Susan wrote an inspiring article about her teaching of Ananda Yoga in public schools. At that time, she was about to embark on a seven-week series, funded by a Jeannie Ritchie grant, in which she would instruct other classroom teachers in how to integrate yoga into the classroom.
Following is her report on that series and on some wonderful subsequent developments.
Our classes began right before the holiday break in December 2003 and continued until the second week in March 2004. We met whenever it was convenient for the teachers.
Looking back, it was a great success, in terms of both how much the teachers enjoyed it, and how much they have integrated it into their classrooms since that time.
Before I describe what we did, I should note that I had some qualms about training “yoga teachers,” some of whom had never before practiced yoga — and at that, training them in just 14 hours! But I knew that they were not actually going to be yoga teachers as much as do some postures with their kids, bringing certain aspects of yoga into the classroom.
I gave them way more than I knew they would use. Several of them, though, did have a yoga practice, and those were the ones who had more of an interest and desire to use the techniques.
As it has turned out, many of the teachers who stayed with me afterward for yoga classes have used the techniques more. In addition, our Physical Education teacher has gone on to take more training, and has used yoga more in her own program as well.
Following the Program Flow In the first class, the teachers received an Ananda Yoga session for themselves, so they could have a point of reference. We spent the next five weeks on pranayama, exploring different postures, and ways to introduce and teach them to their students. There was ample time for questions and discussions.
We needed to address many pragmatic issues for school-teachers who want to offer yoga to their students, so we devoted fully one-half of a session to such topics as:
- How to deal with questions from parents
- How to work with a child who prefers not to participate
- How to set up the classroom for yoga
- Practicing outdoors vs. indoors
- How to fit yoga into an already overcrowded and demanding schedule
It was important not to forget the teachers themselves. So each week, no matter what, they were given at least a ten-minute guided deep relaxation. For many it was their favorite part, since all day long, teachers give out to others without receiving back.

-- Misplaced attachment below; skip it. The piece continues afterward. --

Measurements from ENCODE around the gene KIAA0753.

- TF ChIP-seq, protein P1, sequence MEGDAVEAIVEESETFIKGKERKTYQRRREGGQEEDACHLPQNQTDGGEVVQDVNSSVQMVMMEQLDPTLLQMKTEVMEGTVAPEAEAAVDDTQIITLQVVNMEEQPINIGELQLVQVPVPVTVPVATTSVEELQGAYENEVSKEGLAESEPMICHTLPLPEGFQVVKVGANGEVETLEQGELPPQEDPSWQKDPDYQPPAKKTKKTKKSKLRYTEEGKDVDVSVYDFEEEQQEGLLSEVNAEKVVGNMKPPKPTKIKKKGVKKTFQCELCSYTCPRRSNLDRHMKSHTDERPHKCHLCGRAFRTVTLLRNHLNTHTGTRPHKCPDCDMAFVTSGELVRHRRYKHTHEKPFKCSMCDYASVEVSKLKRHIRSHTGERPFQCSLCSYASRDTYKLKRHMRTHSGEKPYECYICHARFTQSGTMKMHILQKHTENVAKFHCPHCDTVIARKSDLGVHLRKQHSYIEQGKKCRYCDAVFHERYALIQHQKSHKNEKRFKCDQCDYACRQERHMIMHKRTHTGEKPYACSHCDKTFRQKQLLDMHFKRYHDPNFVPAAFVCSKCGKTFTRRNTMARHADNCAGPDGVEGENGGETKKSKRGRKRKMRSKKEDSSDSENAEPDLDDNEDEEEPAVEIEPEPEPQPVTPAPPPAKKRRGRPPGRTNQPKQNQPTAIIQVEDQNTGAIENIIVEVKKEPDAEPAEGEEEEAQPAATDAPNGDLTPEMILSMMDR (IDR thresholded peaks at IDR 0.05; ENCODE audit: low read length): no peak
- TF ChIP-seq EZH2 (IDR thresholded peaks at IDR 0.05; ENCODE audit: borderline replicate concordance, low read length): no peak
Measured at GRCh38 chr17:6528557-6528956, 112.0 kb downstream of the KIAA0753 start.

The main thing with this type of training is, of course, follow-through. So many new ideas are introduced, and there is already a huge menu of things we need to and want to do with our kids. So there’s a lot of potential for yoga to get pushed aside. But I’m happy to report that I still get frequent reports of successful yoga sessions with students.
Rounds Two, and Three, and …
A few of the teachers did not want to stop yoga, so we set up an eight-week series just for them. The group was small and very enthusiastic.
In the autumn of 2004, we repeated the seven-week series with six very enthusiastic teachers from all over the district. We had fourteen hours of class time over the seven weeks: one hour each week was devoted to bringing yoga into the classroom, and the other hour was devoted to the teachers’ own practices.
We were able to have in-depth discussions about the benefits of yoga practice, both for our students and for ourselves.
One significant day was spent gaining an intuitive understanding of how our energy, attitude, and response to the students impacts the classroom climate. In the evaluations of the class series, several teachers mentioned this session as having the most practical impact on their teaching and relationships with students.
The Ball Keeps Rolling
In the latest reports from Oak Knoll, the grant school, yoga is now an integral part of the Physical Education program, and several teachers are including yoga practices in their curricula. In the autumn of 2004, we also piloted a six-week “Introduction to Middle School” class for our new sixth graders. One of the components was coping with stress, and we incorporated yoga as one of the modules.
My middle school asked me to make a yoga video for this (rather than leaving my home classroom to do demos in each of the other eight classrooms). Do you remember from my earlier article a boy named Ted, who was so enthusiastic about and dedicated to his yoga practice? Well, we used Ted as the star of the video, and it was shown to all nine classes at the school. It was quite a success!
In addition, the yoga club at the middle school is going strong. Ted still comes to yoga club and is quite committed to his yoga practice. He confidentially informed me that his nickname among the very peer-conscious eighth grade is “Yoga Ted,” and he seemed proud to have earned that.
But Ted isn’t the only one who comes. The yoga effort has resulted in a very committed group of students who regularly attend the yoga club. Also, there is a young man in the club — a son of a fellow yoga teacher from another tradition — who enjoys the club so much that, each week, he brings with him more potential yogis and yoginis. We are running strong at 8 – 10 kids per session.
All of this has been a very exciting journey for me. With adults in our yoga classes, we often have ongoing relationships and learn about the impact of yoga on their lives. But with children — whether we’re teaching them in regular school classes or teaching them yoga — it’s only occasionally that we hear about what happens to them as time passes.
Nevertheless, we know from our own yoga experience the value of these teachings and techniques, and we know that as we plant this little seed of yoga in those young bodies, they cannot help but be impacted positively in their lives. In my estimation, the potential benefit from sharing yoga with children is great, and I feel very blessed to have had these opportunities.